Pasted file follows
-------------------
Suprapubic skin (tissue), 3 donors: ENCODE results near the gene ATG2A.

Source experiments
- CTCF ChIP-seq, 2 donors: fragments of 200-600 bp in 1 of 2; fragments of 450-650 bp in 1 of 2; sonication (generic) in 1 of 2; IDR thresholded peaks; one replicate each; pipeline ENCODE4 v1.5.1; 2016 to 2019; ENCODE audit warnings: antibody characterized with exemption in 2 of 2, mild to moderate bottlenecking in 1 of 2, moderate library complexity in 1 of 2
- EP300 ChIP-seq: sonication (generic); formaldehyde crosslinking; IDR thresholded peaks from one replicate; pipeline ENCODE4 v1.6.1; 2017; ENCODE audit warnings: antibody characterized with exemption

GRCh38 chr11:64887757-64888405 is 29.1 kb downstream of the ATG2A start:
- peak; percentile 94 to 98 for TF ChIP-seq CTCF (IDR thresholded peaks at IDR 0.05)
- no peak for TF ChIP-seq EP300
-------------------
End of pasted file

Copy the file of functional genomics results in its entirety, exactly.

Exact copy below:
Suprapubic skin (tissue), 3 donors: ENCODE results near the gene ATG2A.

Source experiments
- CTCF ChIP-seq, 2 donors: fragments of 200-600 bp in 1 of 2; fragments of 450-650 bp in 1 of 2; sonication (generic) in 1 of 2; IDR thresholded peaks; one replicate each; pipeline ENCODE4 v1.5.1; 2016 to 2019; ENCODE audit warnings: antibody characterized with exemption in 2 of 2, mild to moderate bottlenecking in 1 of 2, moderate library complexity in 1 of 2
- EP300 ChIP-seq: sonication (generic); formaldehyde crosslinking; IDR thresholded peaks from one replicate; pipeline ENCODE4 v1.6.1; 2017; ENCODE audit warnings: antibody characterized with exemption

GRCh38 chr11:64887757-64888405 is 29.1 kb downstream of the ATG2A start:
- peak; percentile 94 to 98 for TF ChIP-seq CTCF (IDR thresholded peaks at IDR 0.05)
- no peak for TF ChIP-seq EP300